Feeling distracted at work today? Blame the annual shift to daylight saving time.
Scientists are predicting the loss of an hour to the annual time shift -- and its accompanying loss of sleep – will cause employees to spend more time than normal surfing the Web for content unrelated to their work, based on past studies of Internet-use trends.
Web searches related to entertainment rise sharply the Monday after the shift to daylight saving time when compared to the preceding and subsequent Mondays, according to researchers who analyzed six years’ worth of Google data. That trend results in “massive productivity losses,” according to the study led by Penn State’s Smeal College of Business published in the Journal of Applied Psychology.
Based on the findings of many studies that show people have poorer self-control when they're tired, the researchers said that the lost sleep due to the time change -- an average of 40 minutes -- makes employees more inclined to spend time “cyberloafing,” or surfing the Internet for personal pursuits while on the clock.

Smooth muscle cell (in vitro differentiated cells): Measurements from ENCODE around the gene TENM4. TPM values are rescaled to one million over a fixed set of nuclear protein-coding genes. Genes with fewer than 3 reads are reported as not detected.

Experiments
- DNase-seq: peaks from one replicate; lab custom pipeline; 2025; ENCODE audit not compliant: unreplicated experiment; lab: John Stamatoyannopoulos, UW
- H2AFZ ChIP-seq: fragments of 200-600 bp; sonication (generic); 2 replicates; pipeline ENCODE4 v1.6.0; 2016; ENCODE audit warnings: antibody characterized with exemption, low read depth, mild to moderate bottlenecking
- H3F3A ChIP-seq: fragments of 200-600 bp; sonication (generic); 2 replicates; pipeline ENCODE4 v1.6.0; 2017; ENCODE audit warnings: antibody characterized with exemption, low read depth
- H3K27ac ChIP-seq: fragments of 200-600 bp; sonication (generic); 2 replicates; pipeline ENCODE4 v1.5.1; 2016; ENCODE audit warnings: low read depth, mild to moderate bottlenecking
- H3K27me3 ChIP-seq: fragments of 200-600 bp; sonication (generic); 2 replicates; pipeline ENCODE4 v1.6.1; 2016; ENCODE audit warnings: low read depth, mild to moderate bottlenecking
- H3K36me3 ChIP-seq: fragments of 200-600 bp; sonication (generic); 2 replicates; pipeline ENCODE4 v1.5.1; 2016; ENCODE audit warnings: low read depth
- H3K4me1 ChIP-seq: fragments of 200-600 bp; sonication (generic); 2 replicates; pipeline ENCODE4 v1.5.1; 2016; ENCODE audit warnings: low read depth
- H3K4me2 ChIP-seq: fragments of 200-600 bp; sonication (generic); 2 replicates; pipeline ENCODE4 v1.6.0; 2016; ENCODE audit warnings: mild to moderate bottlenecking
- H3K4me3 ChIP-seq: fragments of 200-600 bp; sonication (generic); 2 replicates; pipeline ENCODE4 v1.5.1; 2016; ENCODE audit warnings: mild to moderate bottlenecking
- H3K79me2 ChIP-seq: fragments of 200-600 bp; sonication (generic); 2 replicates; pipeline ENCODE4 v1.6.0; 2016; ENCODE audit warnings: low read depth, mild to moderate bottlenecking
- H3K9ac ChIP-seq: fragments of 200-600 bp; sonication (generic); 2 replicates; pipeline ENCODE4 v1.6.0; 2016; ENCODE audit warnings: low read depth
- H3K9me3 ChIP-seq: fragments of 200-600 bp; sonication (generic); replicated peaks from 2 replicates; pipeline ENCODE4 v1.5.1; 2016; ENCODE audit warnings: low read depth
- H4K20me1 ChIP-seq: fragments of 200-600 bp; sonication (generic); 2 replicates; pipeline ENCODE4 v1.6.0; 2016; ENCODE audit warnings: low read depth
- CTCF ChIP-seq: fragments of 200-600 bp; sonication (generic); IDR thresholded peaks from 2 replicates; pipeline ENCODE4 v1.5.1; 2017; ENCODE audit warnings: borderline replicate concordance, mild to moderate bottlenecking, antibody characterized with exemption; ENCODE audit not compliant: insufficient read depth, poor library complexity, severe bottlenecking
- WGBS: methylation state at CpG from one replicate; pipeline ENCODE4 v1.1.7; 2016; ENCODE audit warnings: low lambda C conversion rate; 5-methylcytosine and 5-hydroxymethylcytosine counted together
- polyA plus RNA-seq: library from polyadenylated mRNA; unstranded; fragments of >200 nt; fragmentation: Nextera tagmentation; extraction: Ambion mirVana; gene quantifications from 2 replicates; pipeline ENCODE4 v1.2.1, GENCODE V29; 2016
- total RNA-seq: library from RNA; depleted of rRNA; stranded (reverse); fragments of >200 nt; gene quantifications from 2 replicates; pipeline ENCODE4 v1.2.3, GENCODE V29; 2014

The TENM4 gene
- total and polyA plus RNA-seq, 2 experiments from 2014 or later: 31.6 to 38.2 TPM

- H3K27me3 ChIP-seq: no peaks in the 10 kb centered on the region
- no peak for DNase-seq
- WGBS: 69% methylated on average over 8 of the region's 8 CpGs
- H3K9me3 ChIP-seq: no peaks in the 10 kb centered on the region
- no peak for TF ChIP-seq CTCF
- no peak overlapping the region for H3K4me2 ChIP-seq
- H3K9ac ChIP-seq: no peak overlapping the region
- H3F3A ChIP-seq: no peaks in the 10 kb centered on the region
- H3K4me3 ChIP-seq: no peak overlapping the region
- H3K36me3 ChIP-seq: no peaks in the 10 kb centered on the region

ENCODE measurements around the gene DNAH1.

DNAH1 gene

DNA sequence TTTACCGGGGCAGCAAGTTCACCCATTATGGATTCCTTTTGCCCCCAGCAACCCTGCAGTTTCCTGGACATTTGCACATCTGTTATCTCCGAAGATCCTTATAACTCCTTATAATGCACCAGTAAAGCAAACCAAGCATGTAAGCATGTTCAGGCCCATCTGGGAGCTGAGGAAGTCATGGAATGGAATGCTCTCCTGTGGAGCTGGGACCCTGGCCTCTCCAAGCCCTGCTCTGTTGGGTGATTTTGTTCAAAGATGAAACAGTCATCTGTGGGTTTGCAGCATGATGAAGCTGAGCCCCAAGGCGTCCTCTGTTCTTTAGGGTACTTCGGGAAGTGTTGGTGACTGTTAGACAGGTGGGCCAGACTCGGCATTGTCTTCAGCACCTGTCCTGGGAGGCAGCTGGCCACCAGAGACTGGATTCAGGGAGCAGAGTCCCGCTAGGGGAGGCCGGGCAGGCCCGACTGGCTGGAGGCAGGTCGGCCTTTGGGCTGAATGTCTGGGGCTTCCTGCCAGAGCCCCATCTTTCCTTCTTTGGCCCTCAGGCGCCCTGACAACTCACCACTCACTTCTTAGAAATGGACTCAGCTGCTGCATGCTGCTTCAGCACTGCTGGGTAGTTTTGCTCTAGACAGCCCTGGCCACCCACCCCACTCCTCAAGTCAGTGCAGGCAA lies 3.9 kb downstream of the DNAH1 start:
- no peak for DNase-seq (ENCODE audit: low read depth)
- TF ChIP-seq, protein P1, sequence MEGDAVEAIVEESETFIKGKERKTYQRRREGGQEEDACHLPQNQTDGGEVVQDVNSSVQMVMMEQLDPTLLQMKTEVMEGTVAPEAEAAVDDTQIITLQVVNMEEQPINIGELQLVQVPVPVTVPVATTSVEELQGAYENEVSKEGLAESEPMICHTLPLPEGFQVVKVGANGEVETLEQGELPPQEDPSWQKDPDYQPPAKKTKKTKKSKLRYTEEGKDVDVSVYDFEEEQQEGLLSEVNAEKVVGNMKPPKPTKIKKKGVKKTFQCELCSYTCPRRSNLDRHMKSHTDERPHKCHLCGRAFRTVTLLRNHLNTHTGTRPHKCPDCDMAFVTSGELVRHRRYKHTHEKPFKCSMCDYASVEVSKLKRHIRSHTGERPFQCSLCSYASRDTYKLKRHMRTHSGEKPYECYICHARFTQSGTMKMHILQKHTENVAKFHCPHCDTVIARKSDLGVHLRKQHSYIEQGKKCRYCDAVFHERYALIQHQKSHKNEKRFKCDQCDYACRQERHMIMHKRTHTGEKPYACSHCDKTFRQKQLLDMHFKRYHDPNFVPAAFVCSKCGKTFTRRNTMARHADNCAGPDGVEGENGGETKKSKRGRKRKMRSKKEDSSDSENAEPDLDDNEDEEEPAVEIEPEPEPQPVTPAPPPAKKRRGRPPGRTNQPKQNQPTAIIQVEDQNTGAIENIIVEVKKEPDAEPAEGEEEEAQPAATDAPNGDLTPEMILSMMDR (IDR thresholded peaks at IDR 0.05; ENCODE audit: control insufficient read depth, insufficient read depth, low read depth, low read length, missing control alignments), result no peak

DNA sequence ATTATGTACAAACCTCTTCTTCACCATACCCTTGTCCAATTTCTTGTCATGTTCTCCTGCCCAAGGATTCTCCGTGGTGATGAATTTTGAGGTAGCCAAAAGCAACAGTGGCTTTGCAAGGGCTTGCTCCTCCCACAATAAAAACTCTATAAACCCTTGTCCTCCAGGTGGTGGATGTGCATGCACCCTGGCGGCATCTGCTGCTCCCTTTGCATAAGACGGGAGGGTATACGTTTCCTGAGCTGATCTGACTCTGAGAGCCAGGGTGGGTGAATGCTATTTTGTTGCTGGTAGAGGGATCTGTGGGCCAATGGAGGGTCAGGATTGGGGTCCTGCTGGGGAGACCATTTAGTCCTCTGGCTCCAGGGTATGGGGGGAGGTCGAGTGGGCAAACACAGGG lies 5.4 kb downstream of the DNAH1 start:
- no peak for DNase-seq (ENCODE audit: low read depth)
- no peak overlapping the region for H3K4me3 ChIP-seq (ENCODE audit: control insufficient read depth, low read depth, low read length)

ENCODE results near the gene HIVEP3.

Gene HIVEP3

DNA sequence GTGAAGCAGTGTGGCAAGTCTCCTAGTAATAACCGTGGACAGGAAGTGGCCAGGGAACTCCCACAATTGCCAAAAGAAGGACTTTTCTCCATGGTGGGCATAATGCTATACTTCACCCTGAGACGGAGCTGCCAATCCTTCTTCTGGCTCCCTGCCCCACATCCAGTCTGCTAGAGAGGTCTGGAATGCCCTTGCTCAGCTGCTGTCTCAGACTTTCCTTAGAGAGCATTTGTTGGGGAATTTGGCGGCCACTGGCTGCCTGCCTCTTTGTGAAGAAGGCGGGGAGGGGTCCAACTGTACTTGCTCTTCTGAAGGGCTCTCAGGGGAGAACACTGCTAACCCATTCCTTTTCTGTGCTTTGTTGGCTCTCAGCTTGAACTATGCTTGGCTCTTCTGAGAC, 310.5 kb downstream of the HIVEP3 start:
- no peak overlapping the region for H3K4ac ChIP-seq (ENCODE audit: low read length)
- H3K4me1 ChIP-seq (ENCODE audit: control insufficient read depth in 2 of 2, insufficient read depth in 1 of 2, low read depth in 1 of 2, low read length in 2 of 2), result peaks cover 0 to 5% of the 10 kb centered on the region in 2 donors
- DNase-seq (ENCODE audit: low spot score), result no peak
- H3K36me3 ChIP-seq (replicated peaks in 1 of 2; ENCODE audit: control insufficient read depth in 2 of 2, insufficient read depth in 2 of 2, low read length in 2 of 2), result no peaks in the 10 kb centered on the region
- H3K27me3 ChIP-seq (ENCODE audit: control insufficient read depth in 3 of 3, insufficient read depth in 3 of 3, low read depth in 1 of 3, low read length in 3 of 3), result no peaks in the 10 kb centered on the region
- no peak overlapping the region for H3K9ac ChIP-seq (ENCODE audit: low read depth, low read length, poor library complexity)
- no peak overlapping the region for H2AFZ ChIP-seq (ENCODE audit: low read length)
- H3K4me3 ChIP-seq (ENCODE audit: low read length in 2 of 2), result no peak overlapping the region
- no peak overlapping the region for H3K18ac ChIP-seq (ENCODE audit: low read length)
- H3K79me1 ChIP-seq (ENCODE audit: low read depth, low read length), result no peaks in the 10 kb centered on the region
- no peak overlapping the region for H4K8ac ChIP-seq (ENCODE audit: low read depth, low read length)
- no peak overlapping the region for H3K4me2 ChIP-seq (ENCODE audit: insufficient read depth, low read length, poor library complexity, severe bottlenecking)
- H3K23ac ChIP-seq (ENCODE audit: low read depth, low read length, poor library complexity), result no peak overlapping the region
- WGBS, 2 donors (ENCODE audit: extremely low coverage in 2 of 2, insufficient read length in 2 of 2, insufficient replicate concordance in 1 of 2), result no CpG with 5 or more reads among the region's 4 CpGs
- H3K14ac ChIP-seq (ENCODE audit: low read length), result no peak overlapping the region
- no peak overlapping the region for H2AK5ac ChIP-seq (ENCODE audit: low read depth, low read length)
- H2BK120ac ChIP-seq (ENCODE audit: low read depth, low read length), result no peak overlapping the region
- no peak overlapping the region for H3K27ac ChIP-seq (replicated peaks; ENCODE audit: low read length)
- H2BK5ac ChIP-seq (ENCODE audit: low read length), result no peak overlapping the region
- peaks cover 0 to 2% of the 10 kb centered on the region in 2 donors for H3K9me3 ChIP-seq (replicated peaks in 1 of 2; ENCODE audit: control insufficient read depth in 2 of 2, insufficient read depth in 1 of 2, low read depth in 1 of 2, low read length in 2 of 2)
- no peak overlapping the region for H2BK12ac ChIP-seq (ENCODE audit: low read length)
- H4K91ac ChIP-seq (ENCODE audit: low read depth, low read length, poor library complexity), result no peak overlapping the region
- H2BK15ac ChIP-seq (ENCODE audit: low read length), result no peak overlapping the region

Investigators also conducted a lab experiment in which they monitored subjects' sleep the night before they watched a boring lecture online. The less sleep they received the night before, the more time they spent surfing the Web when they were supposed to be watching the lecture.
Interruptions in sleep had the same effect, the study found. Test subjects on average engaged in more than 8 minutes more of cyberloafing for every hour of interrupted sleep the night before.
While a few minutes of personal Web surfing while on the clock may seem harmless, researchers said their finding suggest the "global productivity losses from a spike in employee cyberloafing are potentially staggering."